coefficient of friction
- (physics) The ratio between (1) the magnitude of the force of friction which a surface produces on an object (moving along the surface or being pressed statically against it) and (2) the magnitude of the normal force which is produced by the surface on the object and which is perpendicular to that surface.
- There are two kind of coefficients of friction. One is the coefficient of static friction, , whose product with the normal force yields the maximum possible static frictional force. (The static frictional force may be a fraction of its maximum possible value in such a way so as to exactly counterbalance an opposite force acting on the object in a direction parallel to the surface.) The other is the coefficient of kinetic friction, , which is applicable when the object is moving along the surface. In such case the force of friction points in a direction parallel to the surface and directly opposing the direction of motion of the object along the surface.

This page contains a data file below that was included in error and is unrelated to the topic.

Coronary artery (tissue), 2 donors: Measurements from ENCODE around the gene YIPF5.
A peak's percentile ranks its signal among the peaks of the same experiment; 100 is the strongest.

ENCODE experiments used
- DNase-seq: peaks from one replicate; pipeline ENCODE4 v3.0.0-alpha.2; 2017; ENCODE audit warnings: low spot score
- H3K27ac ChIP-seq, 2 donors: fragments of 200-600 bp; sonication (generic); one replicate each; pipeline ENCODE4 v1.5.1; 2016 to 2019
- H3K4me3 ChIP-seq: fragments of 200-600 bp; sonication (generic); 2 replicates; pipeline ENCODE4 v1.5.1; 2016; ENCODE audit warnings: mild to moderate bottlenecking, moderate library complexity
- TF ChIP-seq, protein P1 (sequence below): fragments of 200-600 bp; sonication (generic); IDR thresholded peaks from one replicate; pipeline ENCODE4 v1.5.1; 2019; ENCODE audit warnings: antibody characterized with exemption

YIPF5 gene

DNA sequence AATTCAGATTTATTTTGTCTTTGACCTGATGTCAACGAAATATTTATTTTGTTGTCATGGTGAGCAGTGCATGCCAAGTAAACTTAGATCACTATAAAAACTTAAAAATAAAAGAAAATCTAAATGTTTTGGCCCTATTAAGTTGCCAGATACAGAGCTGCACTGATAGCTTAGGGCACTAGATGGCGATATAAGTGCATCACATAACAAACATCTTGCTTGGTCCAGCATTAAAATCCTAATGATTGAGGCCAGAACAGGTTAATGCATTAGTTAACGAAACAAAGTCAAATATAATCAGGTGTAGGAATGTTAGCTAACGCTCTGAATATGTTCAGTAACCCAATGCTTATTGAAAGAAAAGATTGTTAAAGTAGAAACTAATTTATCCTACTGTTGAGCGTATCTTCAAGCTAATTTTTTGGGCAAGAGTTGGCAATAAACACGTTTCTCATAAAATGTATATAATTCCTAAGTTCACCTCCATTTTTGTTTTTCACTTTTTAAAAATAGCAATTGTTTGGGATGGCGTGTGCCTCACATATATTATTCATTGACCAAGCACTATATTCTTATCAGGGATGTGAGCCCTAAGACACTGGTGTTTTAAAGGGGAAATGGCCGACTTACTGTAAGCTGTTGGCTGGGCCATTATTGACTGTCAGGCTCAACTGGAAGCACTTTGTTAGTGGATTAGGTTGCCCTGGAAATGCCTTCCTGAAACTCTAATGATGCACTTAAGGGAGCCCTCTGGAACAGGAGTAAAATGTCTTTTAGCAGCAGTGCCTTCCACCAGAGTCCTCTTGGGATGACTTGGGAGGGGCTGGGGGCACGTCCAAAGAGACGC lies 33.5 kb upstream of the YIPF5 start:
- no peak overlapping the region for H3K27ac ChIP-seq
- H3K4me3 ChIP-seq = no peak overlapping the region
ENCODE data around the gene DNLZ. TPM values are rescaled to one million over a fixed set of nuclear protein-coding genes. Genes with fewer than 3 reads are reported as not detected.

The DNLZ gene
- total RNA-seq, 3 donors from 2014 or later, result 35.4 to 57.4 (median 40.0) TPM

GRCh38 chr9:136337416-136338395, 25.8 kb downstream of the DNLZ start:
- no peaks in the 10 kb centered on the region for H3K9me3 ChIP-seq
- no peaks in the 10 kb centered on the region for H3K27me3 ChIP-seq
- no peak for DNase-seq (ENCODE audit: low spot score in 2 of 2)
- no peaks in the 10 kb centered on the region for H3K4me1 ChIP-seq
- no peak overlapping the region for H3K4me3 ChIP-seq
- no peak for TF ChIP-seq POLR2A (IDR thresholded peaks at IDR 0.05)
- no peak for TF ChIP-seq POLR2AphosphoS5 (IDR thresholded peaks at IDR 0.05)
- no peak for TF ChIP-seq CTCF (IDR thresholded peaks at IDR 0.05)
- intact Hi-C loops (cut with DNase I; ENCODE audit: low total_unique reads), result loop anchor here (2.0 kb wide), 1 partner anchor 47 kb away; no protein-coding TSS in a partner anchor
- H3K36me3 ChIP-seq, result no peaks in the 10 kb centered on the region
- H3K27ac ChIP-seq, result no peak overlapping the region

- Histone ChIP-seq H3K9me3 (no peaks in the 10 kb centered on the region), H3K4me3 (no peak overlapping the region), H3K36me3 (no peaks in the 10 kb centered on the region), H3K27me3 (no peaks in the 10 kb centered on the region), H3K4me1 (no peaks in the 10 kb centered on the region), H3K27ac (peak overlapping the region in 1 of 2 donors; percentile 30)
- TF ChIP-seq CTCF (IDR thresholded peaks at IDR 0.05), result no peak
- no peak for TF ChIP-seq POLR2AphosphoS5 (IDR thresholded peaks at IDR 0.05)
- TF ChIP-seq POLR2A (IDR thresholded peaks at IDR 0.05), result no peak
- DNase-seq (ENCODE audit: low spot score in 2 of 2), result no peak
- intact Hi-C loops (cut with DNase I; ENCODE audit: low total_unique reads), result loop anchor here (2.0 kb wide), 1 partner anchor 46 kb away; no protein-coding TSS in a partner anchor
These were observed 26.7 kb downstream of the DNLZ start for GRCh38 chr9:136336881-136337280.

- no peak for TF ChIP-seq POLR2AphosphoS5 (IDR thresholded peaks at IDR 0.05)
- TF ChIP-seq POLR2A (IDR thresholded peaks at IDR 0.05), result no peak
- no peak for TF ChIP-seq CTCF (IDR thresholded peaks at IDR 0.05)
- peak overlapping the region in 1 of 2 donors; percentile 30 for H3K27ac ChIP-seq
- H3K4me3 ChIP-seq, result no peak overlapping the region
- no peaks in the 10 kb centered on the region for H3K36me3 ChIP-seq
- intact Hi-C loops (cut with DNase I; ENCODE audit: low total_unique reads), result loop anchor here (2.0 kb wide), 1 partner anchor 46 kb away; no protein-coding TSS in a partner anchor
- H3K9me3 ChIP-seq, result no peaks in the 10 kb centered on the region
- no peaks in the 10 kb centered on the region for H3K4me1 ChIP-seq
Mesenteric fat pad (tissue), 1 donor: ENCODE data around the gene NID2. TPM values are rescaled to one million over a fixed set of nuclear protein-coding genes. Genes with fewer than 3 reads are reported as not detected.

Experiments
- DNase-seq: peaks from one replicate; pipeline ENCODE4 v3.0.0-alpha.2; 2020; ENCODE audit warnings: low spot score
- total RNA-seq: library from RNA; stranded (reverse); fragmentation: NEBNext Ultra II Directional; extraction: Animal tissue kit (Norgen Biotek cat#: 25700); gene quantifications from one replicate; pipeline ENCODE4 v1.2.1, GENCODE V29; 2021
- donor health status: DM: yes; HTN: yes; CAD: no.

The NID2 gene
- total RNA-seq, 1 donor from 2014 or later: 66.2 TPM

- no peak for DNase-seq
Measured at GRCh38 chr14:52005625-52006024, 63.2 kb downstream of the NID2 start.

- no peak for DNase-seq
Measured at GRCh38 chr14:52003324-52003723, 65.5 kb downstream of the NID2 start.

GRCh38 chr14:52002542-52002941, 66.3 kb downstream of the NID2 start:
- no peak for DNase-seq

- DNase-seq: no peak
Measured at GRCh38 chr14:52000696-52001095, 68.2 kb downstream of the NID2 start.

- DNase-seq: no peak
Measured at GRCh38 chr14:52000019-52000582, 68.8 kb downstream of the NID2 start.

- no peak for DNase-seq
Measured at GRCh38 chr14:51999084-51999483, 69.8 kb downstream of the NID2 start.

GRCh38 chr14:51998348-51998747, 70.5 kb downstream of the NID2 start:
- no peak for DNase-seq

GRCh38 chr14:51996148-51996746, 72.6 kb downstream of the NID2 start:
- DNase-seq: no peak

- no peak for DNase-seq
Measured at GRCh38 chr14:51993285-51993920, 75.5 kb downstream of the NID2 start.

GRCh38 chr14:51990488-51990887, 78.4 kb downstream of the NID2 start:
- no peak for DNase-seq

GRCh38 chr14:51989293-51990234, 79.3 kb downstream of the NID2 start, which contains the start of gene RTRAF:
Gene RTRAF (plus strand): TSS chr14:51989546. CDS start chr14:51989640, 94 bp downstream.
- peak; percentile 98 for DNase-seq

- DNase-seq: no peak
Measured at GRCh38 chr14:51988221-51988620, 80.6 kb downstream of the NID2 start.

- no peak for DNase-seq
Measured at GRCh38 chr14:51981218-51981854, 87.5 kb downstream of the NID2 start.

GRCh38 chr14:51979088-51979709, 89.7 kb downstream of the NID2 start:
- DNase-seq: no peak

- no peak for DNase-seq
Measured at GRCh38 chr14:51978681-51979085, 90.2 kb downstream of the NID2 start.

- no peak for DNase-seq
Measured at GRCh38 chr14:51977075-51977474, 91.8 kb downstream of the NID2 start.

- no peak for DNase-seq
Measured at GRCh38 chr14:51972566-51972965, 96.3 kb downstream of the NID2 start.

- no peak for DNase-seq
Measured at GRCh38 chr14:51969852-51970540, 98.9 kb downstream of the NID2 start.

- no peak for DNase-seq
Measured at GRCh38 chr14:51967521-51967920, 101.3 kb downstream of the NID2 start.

- The normal force is a reaction against a component, perpendicular to the surface, of a force which acts on the object in a direction towards the surface. An example of such a force could be the force of gravity on the object.
- When the static friction begins to surpass the magnitude allowable by the coefficient of static friction, the static friction no longer applies and is replaced by kinetic friction and its corresponding coefficient.